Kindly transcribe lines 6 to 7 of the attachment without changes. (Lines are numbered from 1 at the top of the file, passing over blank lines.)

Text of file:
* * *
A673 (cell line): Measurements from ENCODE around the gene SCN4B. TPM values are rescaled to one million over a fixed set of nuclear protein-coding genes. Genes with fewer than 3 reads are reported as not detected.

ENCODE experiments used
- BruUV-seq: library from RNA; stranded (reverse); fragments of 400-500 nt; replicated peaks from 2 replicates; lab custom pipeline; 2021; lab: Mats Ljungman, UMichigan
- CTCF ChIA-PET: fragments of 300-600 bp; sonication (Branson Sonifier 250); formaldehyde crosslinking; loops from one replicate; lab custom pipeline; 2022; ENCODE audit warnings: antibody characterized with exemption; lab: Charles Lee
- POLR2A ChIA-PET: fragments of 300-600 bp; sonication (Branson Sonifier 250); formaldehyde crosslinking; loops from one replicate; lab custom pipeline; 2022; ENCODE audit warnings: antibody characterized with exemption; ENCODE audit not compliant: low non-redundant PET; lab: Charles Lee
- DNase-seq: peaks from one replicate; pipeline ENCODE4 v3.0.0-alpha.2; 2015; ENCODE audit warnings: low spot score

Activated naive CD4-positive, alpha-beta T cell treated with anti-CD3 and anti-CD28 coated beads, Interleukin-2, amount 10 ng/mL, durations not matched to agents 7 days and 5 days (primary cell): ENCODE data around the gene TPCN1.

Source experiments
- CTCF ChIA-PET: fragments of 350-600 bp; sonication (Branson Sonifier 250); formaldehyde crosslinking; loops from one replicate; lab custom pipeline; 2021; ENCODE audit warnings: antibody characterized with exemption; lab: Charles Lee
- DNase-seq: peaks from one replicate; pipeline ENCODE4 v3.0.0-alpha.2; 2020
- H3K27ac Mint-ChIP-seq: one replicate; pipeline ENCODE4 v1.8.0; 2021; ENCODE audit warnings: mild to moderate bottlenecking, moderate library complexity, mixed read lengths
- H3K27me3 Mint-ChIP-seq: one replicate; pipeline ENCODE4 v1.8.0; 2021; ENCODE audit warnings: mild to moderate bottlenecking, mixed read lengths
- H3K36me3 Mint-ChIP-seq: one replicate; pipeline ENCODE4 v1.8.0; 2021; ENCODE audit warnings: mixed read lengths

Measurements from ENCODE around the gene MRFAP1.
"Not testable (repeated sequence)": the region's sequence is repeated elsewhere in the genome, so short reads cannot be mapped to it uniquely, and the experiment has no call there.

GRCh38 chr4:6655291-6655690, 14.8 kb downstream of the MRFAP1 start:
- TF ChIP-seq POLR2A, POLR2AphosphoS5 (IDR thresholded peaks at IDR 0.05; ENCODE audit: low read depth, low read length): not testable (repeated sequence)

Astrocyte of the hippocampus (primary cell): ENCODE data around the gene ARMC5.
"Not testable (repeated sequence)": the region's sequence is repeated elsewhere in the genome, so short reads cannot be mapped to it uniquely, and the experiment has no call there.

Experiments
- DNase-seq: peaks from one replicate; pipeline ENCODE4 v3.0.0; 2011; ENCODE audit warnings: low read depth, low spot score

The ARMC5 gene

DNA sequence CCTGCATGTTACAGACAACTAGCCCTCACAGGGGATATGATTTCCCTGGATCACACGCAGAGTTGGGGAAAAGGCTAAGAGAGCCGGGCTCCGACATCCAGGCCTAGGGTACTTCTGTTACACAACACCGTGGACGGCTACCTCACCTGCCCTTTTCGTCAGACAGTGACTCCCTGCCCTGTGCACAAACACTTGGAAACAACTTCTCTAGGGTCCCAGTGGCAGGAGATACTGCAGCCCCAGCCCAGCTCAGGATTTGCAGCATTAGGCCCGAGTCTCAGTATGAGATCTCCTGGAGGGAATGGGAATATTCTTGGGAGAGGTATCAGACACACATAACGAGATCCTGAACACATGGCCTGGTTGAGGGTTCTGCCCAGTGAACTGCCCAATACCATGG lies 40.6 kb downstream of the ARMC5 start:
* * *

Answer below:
- DNase-seq: peaks from one replicate; pipeline ENCODE4 v3.0.0-alpha.2; 2015; ENCODE audit warnings: low spot score

Activated naive CD4-positive, alpha-beta T cell treated with anti-CD3 and anti-CD28 coated beads, Interleukin-2, amount 10 ng/mL, durations not matched to agents 7 days and 5 days (primary cell): ENCODE data around the gene TPCN1.